Well, then. My question then is, HOW DO YOU KNOW THIS? Have you ever killed anything? A deer, a squirrel, a fish? If not, you've got a steep learning curve ahead of you. Have you ever seriously fought anyone who wanted to seriously hurt you? If not, you've got a steep learning curve ahead of you.

More important: have you ever obtained training in the use of your weapon(s) in deadly force situations? If not, how do you know you'll be able to utilize your weapon in such a situation? How do you know you won't be overwhelmed, disarmed, killed with your own weapon?

Do you see the operative question here? TRAINING is orders of magnitude more important that what weapon(s) you choose. Training in the use of your weapon is only the first step.

TRAINING in what to do before, during, and after a deadly force encounter is the key to survival. Can you get this training from surfing the 'net? NO!!! Can you get this from buying more guns than God gave a goat brains? NO!!

Before you EVER carry or keep a gun for self defense, you need appropriate training. Training in not only how to use your weapon(s), but when to use your weapon(s), and how to survive the legal aftermath!

I have taken training in these discipline from the best, not only in civilian circles, but also in LE and MIL arenas. I learned a LOOOOOONNNNNGGGGGG time ago that choice of weapon is at best secondary when it comes down to my survival. You might do the same, if you care to follow the path to enlightenment.

I give you two names: Clint Smith, and Massad Ayoob. There are others, but these are the two I've come to know and trust.Follow those names. (Pay the money. It will be less than the cost of a good handgun.) Get the training. After you've trained, you won't have to worry about what gun to carry. You will know beyond a shadow of a doubt.

Until then, you're wasting my time.
 
 
 
 
******
 
I gotta tell you folks, I'm really getting tired of Tactical Anatomy.
 
I'm tired of telling people what I freakin' KNOW they NEED to know to keep their people safe, and them not caring about it.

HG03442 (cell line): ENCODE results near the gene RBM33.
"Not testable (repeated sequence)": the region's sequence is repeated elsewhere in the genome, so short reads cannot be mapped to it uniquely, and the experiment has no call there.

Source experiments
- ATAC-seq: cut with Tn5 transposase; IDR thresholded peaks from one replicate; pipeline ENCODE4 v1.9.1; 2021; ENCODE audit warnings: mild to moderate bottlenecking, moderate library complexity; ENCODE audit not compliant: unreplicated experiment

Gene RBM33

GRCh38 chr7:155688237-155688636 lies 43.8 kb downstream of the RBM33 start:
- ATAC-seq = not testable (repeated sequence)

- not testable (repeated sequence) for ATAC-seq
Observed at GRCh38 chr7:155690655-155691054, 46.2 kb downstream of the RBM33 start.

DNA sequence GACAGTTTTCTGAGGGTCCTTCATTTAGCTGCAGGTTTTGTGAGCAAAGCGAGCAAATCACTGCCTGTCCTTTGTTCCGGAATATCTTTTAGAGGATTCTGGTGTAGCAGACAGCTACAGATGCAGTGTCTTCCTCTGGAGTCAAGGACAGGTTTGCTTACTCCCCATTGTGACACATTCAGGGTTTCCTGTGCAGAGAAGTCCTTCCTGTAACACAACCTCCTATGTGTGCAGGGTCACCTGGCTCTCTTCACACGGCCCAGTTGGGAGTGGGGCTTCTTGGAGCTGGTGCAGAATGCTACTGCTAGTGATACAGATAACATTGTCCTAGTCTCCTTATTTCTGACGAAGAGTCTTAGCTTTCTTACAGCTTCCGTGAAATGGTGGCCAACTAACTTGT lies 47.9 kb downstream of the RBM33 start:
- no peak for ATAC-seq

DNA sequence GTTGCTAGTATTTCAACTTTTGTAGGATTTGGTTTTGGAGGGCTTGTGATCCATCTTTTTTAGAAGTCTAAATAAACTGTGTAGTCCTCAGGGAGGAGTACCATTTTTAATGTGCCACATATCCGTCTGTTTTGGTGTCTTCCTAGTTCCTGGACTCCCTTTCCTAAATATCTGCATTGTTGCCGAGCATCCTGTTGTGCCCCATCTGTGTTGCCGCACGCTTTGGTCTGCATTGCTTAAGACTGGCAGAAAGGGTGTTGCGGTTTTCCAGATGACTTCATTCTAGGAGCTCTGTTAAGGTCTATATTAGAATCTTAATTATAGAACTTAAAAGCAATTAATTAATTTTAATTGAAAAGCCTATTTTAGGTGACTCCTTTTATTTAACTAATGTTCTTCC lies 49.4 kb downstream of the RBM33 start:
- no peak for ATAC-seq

I'm tired of looking into glassy eyes and wondering if they're EVER gonna get it. As any of you who know me personally know, I have not made any personal profit from pushing Tactical Anatomy/Shooting With Xray Vision onto the  stage. Lost money? Yep. Heck yep. (That's my old guy version of what my daughter says..."Hell, yeah!".... what can I say. I'm just a softspoken weenie.)
 
As it happens, I'm moving to Texas soon. And I'm not sure if Tactical Anatomy is going to survive this transition. I have better things to do with my time than try to convince law enforcement leaders that they need to train their people to shoot with authority. I've been preaching this message for a decade or more, and I'm not sure it's done any good. I'm not sure I want to keep butting my head against this wall.
 
Do cops need what I teach to get better at surviving gunfights? I think so. Do I want to keep making this cause the raison d'etre of my life? I'm not so sure.
 
But I'm not complaining, believe me! I feel blessed beyond words for the good things that have come out of this work of my experience and my life. The good people I've met, and the good things that have come on from this work. But I feel like I've either got to move up, or move on.
 
I'm going to be at ILEETA at the end of April this year, which I anticipate will be my last public appearance teaching my stuff. I have decided to let my IALEFI membership expire, and after that, we shall see. I spent 10 years pushing what I believed to be critical stuff for LEO survival. Now, I'm tired.

What say  you?

 
 

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Screen shot of Dr. Williams being interviewed by Police One TV